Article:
Brock Holden FX race car

By: Steve Nally, Photography by: Ross Gibb

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Brock Holden FX race car Brock Holden FX race car Brock Holden FX race car
Brock Holden FX race car Brock Holden FX race car Brock Holden FX race car
Brock Holden FX race car Brock Holden FX race car Brock Holden FX race car
Brock Holden FX race car Brock Holden FX race car Brock Holden FX race car
Brock Holden FX race car Brock Holden FX race car Brock Holden FX race car
Brock Holden FX race car Brock Holden FX race car Brock Holden FX race car
Brock Holden FX race car Brock Holden FX race car Brock Holden FX race car
Brock Holden FX race car Brock Holden FX race car Brock Holden FX race car
Brock Holden FX race car Brock Holden FX race car Brock Holden FX race car

Read about Peter Brock's legendary FX race car...

Brock Holden FX race car
Feature: Brock Holden FX/48-215 race car


First published Unique Cars magazine, issue #263 (Aug, 2006)

Brock Holden FX race car


Brocky is ready to take on all-comers at the famous Goodwood Revival later this year in his humble Holden 48-215, but all is not what it seems...

Think you know all the Peter Brock stats? Well here are two facts you may not know about Peter Perfect: one, he got his CAMS licence in an FX Holden and two, he’s a dab hand with a paintbrush and water colours.

These gems of Brock-ology were unearthed when Unique Cars attended the shakedown test of the stunning restored 1953 FX that Brock will race at the Goodwood Revival for historic cars in the UK in September, but more about them later.

On a cold June day at Calder Park’s vast and imposing Thunderdome, the solitary FX went back to the future and hot lapped for the first time after an intensive three-month build. The car belongs to the project’s other driving force, Phil Munday. Like Brock, the smash repair expert has had a lifelong love for the rotund little Aussie sedan (the first Holden, don’t forget) and he just can’t bring himself to throw one away. At last count, he had around 30 shells and rolling chassis at his house, much to his long-suffering wife’s chagrin.

The one he picked out to rebuild for Brock was the pick of the bunch but would still need a lot of intensive care, for not only did it have to look better than new among the well-heeled historic racers at plum-in-the-mouth Goodwood, but it had to go a damn sight quicker than when the FX first rolled off the line over half a century earlier.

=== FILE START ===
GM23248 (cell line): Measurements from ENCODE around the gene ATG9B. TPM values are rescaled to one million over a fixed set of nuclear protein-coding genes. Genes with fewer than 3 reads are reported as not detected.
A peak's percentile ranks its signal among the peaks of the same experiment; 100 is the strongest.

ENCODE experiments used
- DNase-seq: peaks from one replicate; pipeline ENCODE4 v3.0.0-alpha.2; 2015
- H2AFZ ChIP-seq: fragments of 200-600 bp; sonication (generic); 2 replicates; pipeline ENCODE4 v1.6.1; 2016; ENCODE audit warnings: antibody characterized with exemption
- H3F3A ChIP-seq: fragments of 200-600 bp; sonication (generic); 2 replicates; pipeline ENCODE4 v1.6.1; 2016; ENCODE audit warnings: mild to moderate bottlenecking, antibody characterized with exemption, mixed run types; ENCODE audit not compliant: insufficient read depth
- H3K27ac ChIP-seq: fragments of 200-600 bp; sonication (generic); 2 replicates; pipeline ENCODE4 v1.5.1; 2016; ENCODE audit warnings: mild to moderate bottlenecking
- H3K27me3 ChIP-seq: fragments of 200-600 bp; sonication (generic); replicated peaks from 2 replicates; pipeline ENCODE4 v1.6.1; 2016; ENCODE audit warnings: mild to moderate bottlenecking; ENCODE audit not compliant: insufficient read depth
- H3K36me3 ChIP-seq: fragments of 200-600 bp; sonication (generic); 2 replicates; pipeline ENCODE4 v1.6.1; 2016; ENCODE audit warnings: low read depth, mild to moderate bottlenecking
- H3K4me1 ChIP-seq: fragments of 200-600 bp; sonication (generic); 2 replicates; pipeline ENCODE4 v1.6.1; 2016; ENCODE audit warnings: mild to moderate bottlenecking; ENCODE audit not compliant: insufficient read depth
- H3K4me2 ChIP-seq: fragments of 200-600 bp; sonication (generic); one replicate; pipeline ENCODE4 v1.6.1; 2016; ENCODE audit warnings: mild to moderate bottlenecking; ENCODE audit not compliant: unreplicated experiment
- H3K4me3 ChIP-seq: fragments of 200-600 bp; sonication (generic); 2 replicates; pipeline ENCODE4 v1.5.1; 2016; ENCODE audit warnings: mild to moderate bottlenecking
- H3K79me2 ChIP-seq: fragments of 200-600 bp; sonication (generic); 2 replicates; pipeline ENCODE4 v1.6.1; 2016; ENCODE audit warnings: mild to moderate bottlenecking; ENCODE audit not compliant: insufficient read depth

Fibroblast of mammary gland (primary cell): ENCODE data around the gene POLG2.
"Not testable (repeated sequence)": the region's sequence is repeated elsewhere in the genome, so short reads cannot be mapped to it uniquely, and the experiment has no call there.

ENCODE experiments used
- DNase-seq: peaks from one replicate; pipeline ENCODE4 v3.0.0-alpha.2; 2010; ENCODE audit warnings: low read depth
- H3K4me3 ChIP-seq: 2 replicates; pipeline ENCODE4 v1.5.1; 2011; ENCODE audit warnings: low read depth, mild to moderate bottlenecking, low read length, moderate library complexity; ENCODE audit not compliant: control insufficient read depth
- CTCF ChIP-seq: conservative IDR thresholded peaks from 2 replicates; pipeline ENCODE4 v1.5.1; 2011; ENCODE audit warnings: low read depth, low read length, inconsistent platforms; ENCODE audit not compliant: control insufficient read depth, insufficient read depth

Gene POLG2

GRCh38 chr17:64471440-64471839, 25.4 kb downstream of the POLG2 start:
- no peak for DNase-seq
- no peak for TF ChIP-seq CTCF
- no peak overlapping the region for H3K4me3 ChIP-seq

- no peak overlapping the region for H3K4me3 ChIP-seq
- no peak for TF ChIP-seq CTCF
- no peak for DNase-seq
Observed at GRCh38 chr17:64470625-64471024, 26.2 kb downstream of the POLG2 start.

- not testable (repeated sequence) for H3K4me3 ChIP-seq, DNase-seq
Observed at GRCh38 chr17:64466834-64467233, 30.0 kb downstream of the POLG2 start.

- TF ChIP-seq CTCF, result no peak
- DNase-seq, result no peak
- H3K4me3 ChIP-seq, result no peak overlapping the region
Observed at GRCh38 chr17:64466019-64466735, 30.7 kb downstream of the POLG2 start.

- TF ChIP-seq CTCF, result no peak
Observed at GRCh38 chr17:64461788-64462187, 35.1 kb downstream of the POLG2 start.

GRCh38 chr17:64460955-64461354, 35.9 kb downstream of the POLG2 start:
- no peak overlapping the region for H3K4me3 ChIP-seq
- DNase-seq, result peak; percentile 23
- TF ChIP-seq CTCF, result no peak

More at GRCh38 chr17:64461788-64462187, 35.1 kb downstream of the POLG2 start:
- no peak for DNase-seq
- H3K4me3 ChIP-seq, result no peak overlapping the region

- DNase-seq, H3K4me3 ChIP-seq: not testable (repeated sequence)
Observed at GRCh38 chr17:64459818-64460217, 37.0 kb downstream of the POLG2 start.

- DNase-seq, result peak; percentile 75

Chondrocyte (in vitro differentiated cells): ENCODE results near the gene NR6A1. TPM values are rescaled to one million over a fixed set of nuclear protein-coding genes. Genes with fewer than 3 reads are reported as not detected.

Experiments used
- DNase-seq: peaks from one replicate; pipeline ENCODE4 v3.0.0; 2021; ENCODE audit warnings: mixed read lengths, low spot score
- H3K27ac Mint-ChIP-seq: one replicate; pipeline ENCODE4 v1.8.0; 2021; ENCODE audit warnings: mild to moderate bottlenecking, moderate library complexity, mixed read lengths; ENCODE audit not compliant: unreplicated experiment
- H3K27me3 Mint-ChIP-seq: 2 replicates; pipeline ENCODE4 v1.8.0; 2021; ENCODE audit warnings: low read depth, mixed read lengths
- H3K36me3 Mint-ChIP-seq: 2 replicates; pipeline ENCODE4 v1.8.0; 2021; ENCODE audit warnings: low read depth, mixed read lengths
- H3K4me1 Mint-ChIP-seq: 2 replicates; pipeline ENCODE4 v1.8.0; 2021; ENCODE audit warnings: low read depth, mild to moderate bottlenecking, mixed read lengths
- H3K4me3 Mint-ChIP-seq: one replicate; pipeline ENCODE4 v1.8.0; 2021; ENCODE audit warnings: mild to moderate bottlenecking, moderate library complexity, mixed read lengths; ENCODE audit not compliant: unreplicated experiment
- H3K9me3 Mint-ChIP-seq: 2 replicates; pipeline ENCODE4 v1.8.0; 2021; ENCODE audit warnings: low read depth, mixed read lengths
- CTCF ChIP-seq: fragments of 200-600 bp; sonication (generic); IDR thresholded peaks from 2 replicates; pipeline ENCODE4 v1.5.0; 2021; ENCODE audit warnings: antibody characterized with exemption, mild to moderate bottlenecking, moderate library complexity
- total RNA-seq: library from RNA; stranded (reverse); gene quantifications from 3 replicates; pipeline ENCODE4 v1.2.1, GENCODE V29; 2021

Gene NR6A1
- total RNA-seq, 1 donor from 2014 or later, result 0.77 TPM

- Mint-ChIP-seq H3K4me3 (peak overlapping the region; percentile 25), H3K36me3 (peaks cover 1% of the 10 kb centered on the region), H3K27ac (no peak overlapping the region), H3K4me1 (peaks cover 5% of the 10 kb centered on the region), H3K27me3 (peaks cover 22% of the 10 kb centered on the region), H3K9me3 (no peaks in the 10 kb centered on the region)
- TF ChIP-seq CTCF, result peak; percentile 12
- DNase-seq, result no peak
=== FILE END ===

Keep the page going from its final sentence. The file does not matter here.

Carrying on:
The body and chassis were Munday’s mob’s forte but when it came to building an engine for the humpy there was only one man for the job, legendary tuner Ian Tate. Tate, like Brock, is a former Harry Firth and Holden Dealer Team alumnus and has probably built more winning Holden engines than anyone we can think of. Like Brock and Munday he was excited about sticking it up a few European noses with the funny looking throwback from Down Under.

Munday’s men, including Anthony Dove (another former HDT wrench) who did much of the fabrication, set about cutting out rust and patching up the pensioned-off 48-215, to use Holden’s actual model designation, then fitted a Malvern Motorsport roll cage and sent the body to the spray booth for liberal application of some Standox two-pack paint. And here’s where unheard Brock fact number two comes in.

One day Brock turned up at Munday’s Kilsyth, Melbourne, shop with a large painting he had done of the FX and announced the colour depicted was the hue he wanted the car painted. No worries thought Munday.

"Brock called it Gum Leaf Green but it didn’t look like that to me," Munday smiles. "We matched the colour and did a test panel for Peter but when he saw it he reckoned it was nowhere near the painting so we had to play with it to get it just right for him!"

While the two Michelangelos were bickering over pigments, Tate set to work bolting together a hot ‘grey’ motor, normally something he could do in his sleep. But this small capacity six had to make more power and torque than the race versions of its era to take on quick, bigger-engined saloons, like Jaguars, at Goodwood and it needed a little more thought and ingenuity. It actually took him 80 hours to build and dyno the donk.

Revival regulations allow engine capacity to be increased by up to 20 percent but Tate reckoned only a mild capacity increase from 2.2 to 2.4-litres was needed and he decided a high compression (11.5:1), high revving (6500rpm) screamer was the go.

Many of the components are the same spec as when grey motor Holdens were tearing up Australian tracks in the 1960s, like the classic 44mm triple SU carbies and Wade Cams-spec camshaft made new by Clive Cams, but there are also some more left-field parts too, such as Mitsubishi conrods!

For greater reliability, Tate installed a Vauxhall steel crank as original FX cranks used to crack under pressure. Interestingly, Munday says a Vauxhall of the same era was also dubbed FX, and it was quite easy to end up with a Vauxhall spare part instead of the Holden version if mechanics didn’t specify Holden. As well, there’s a remote oil filler for more efficient lubrication.